Last week, I had the pleasure of attending the Winter Academy Gala Concert of the Afghanistan National Institute of Music (ANIM). Students ranging in age from 10 to 20 played Chopin and Ravel, as well as Afghan traditional songs and collaborative fusion pieces.
In a historic tour that began February 3, 2013, ANIM students are traveling in the United States to perform at venues ranging from the world-famous Carnegie Hall and Kennedy Center to the headquarters of the World Bank and Fordham High School for the Arts. Even more impressive than where they are headed, though, is where they have come from.
To understand the history of the Afghanistan National Institute of Music is to understand the story of its founder, Dr. Ahmad Sarmast. While living as a refugee in Australia, he studied music at Monash University and became the first Afghan to hold a doctorate in music. In 2008, he returned to Afghanistan and began the hard work of building a music school in a country where the Taliban had repressed cultural expression.
"Historically, music has been a vibrant and important part of Afghan culture," he said at the opening of ANIM in 2010, "but war and neglect has left students without teachers, teachers without resources, and professional musicians without a context for their art." ANIM is Dr. Sarmast's way of bringing teachers, resources, and context to the youth of Afghanistan.
Driving through the streets of Kabul, one is surrounded by the cacophony of honking car horns, shouting street vendors, and the whistles of traffic police. The sounds on ANIM's tree-lined campus, however, are of a different sort: a bow being drawn across the strings of a violin, the soft plucking of a rubab, the first blast of a trumpet as a student warms up for his lesson.
The school highlights the strength in Afghanistan's diversity, admitting boys and girls regardless of their social circumstances or ethnic background. Many of the students are orphans or street children, whose families receive a small stipend from the school so that the children can attend classes instead of working as street vendors. Afghan master musicians of such complex instruments as the sitar, ghichak, and dhol teach alongside expats, who introduce students to the full range of piano, string, wind, and percussion instruments taught in the West.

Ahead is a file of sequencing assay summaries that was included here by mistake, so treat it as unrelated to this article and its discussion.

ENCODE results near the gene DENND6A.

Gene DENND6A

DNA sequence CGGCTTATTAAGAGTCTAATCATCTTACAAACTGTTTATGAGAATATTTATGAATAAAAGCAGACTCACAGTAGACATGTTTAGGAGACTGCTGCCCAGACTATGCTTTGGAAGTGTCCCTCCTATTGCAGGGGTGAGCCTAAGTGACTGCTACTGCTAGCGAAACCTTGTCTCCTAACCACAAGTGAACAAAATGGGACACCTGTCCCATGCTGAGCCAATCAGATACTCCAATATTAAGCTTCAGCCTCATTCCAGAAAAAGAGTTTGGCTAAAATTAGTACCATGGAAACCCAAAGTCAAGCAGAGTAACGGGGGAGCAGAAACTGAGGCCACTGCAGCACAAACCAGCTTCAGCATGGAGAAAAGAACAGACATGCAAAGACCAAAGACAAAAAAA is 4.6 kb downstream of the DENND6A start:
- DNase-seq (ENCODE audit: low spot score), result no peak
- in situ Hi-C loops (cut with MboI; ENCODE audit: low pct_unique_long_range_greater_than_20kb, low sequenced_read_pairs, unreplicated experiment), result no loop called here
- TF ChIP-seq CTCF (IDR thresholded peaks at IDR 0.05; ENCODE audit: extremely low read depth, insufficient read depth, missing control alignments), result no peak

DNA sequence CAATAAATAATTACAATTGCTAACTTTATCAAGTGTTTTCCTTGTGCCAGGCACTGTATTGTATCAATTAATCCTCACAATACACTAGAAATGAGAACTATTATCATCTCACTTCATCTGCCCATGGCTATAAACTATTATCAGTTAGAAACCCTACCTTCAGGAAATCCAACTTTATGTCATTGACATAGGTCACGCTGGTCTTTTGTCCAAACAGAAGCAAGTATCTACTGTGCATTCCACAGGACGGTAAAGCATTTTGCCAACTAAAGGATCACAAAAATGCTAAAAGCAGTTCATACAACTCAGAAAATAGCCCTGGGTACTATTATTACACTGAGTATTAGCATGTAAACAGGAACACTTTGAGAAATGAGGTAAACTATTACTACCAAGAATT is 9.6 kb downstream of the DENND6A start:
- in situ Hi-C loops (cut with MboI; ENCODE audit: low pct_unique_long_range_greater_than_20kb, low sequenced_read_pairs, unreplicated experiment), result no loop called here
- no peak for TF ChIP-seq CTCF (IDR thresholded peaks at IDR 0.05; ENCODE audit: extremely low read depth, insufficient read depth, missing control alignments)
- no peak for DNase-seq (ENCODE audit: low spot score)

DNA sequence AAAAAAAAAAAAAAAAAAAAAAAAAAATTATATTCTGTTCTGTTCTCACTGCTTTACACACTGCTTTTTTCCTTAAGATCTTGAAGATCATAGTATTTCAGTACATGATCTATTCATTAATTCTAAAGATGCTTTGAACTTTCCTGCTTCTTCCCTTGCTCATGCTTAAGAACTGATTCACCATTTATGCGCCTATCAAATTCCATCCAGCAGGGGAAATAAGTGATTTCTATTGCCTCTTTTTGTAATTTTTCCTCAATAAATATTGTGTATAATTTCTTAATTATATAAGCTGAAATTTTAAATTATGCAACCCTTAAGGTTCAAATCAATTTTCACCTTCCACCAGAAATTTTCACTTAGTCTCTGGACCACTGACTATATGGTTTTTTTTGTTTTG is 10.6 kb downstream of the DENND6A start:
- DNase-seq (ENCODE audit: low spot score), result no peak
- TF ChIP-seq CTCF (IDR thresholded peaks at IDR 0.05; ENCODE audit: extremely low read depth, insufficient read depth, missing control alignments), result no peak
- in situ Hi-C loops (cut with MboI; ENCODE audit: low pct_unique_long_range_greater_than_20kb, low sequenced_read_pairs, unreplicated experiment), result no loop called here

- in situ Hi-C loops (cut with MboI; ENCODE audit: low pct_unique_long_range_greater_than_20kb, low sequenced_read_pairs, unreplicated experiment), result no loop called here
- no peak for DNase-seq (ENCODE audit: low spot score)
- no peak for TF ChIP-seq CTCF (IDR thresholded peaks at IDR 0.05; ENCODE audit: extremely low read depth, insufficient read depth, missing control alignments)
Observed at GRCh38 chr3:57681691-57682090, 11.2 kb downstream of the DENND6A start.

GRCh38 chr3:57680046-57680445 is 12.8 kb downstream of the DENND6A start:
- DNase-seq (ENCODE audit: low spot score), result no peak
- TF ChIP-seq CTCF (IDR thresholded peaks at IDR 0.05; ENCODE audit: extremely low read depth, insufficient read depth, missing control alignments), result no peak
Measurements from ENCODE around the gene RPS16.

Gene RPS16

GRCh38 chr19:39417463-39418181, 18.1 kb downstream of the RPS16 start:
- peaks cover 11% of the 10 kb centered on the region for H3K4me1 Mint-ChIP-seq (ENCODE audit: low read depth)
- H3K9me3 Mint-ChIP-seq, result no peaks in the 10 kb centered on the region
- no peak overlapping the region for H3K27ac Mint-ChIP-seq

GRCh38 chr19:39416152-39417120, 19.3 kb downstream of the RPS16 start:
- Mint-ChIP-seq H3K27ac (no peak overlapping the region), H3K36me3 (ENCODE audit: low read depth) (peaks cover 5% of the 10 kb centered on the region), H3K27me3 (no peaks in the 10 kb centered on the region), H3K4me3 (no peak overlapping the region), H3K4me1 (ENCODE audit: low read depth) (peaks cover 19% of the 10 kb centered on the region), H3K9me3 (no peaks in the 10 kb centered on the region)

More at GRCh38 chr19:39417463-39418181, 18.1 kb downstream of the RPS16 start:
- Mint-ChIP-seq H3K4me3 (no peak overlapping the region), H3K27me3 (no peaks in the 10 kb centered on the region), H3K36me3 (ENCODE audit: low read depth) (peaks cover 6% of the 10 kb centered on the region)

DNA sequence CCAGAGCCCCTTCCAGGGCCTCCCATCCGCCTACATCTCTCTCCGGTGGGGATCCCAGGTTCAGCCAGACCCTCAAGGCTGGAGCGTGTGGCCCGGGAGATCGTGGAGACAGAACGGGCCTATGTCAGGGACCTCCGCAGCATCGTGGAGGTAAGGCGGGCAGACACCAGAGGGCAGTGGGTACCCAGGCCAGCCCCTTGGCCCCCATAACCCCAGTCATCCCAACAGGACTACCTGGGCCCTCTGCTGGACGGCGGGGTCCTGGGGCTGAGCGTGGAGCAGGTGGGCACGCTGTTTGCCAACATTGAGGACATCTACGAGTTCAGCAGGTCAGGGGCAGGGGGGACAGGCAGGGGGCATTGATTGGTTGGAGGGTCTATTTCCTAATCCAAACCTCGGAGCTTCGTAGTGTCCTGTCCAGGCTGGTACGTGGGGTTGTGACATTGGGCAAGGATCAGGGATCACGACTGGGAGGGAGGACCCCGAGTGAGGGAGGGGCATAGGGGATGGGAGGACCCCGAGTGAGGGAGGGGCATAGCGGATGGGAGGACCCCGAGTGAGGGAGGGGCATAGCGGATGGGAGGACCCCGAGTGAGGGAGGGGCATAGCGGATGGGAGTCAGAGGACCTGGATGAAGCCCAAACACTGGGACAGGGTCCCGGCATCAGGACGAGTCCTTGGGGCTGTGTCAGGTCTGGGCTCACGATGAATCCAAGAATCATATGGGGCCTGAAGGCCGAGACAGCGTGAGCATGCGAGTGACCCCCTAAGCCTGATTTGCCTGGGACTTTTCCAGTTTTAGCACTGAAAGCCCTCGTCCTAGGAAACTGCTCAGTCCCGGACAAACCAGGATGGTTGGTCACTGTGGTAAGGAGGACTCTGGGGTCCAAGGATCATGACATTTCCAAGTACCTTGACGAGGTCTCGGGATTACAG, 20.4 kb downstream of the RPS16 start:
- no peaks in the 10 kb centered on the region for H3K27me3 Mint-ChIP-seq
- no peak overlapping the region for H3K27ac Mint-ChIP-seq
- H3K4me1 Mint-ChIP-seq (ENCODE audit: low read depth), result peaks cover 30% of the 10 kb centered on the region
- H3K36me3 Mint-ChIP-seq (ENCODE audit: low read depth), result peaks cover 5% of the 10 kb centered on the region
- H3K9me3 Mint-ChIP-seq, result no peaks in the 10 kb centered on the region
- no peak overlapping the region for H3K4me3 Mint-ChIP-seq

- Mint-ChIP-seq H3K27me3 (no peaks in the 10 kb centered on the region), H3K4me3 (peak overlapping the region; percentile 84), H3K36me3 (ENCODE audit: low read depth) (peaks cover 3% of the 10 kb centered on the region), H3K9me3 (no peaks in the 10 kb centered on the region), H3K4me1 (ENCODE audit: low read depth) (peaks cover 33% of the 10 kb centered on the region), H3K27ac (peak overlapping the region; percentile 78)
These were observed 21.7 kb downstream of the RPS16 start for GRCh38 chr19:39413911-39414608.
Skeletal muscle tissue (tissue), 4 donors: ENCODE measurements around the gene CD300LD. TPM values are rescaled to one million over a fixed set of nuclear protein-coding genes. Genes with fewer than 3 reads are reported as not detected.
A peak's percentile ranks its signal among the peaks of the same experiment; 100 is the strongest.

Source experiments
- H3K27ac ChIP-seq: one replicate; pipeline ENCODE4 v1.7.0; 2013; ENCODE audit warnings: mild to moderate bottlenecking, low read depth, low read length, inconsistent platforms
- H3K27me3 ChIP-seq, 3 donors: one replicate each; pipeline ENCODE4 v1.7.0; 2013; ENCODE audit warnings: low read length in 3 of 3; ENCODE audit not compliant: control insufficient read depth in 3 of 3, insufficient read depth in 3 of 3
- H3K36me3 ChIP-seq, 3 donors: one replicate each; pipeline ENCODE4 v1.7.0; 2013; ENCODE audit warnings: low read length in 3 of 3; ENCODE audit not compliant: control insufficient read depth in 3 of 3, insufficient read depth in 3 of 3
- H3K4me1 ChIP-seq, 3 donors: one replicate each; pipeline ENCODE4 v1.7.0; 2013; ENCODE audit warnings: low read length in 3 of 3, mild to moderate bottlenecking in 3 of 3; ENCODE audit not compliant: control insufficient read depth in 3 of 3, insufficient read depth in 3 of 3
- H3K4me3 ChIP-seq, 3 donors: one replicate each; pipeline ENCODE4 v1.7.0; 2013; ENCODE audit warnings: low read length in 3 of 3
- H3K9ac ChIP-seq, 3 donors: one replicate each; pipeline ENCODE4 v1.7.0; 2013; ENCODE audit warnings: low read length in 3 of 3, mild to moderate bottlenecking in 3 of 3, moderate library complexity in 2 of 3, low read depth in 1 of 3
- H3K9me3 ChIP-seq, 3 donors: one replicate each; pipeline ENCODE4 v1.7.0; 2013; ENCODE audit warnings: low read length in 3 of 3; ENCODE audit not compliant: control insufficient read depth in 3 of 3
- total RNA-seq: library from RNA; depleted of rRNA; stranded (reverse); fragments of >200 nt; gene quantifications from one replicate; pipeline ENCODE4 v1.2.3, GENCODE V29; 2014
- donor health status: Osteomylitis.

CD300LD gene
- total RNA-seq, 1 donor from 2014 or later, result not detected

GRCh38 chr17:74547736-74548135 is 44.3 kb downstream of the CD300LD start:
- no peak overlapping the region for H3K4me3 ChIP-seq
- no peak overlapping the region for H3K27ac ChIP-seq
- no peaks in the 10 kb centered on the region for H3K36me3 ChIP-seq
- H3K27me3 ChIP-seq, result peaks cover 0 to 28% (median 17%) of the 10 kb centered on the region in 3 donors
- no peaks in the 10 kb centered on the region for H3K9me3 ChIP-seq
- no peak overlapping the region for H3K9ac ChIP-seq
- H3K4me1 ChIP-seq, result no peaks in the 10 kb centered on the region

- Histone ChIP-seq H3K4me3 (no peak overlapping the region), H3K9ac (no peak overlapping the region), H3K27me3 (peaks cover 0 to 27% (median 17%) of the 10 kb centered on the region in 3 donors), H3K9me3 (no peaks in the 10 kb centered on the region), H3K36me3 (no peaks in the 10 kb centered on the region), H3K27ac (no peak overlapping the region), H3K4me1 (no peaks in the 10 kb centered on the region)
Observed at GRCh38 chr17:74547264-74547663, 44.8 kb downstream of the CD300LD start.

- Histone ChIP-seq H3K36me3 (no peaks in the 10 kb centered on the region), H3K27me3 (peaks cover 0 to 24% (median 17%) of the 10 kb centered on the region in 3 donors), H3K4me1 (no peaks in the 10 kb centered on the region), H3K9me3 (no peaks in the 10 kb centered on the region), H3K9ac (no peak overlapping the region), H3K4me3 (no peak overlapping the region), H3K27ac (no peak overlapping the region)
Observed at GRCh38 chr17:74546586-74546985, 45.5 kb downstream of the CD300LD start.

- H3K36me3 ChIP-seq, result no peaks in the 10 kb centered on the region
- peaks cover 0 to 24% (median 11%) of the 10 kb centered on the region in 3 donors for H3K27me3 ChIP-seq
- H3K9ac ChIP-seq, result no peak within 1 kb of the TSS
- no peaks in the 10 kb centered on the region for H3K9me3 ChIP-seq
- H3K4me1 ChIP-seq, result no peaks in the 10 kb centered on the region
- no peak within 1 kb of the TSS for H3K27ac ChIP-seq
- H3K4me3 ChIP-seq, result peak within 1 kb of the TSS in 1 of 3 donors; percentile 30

The students also learn the standard Afghan secondary curriculum, graduating with a high school certificate or, after two additional years of study, a diploma in music. Helping these promising students make connections with the global community of musicians, the U.S. Embassy in Kabul funds English instruction for 140 students through the English Access Micro-scholarship Program, and also supports ANIM's Winter Academy, which unites guest artists from all over the world.
ANIM is both a source and a symbol of Afghanistan's progress, and is representative of Afghanistan's broader burgeoning music scene. Not all ANIM students limit their interests to the classical traditions of east and west, of course. Afghan rock band White Page is composed of ANIM students and recent graduates who sometimes switch their violins for electric guitars, and play their own music in addition to songs popular around the world.
The ANIM students traveling to the U.S. represent Afghanistan's potential. They work incredibly hard. They pay close attention to detail. They're very interested in learning about their own culture but also about other cultures, and I'm delighted they will be able to practice their English in the United States. It's often said that music is the universal language, and it's true that music speaks across cultures, distance, and time.
Related Content: Secretary of State John Kerry welcomes the Afghan National Institute of Music students to the U.S. Department of State on February 4, 2013.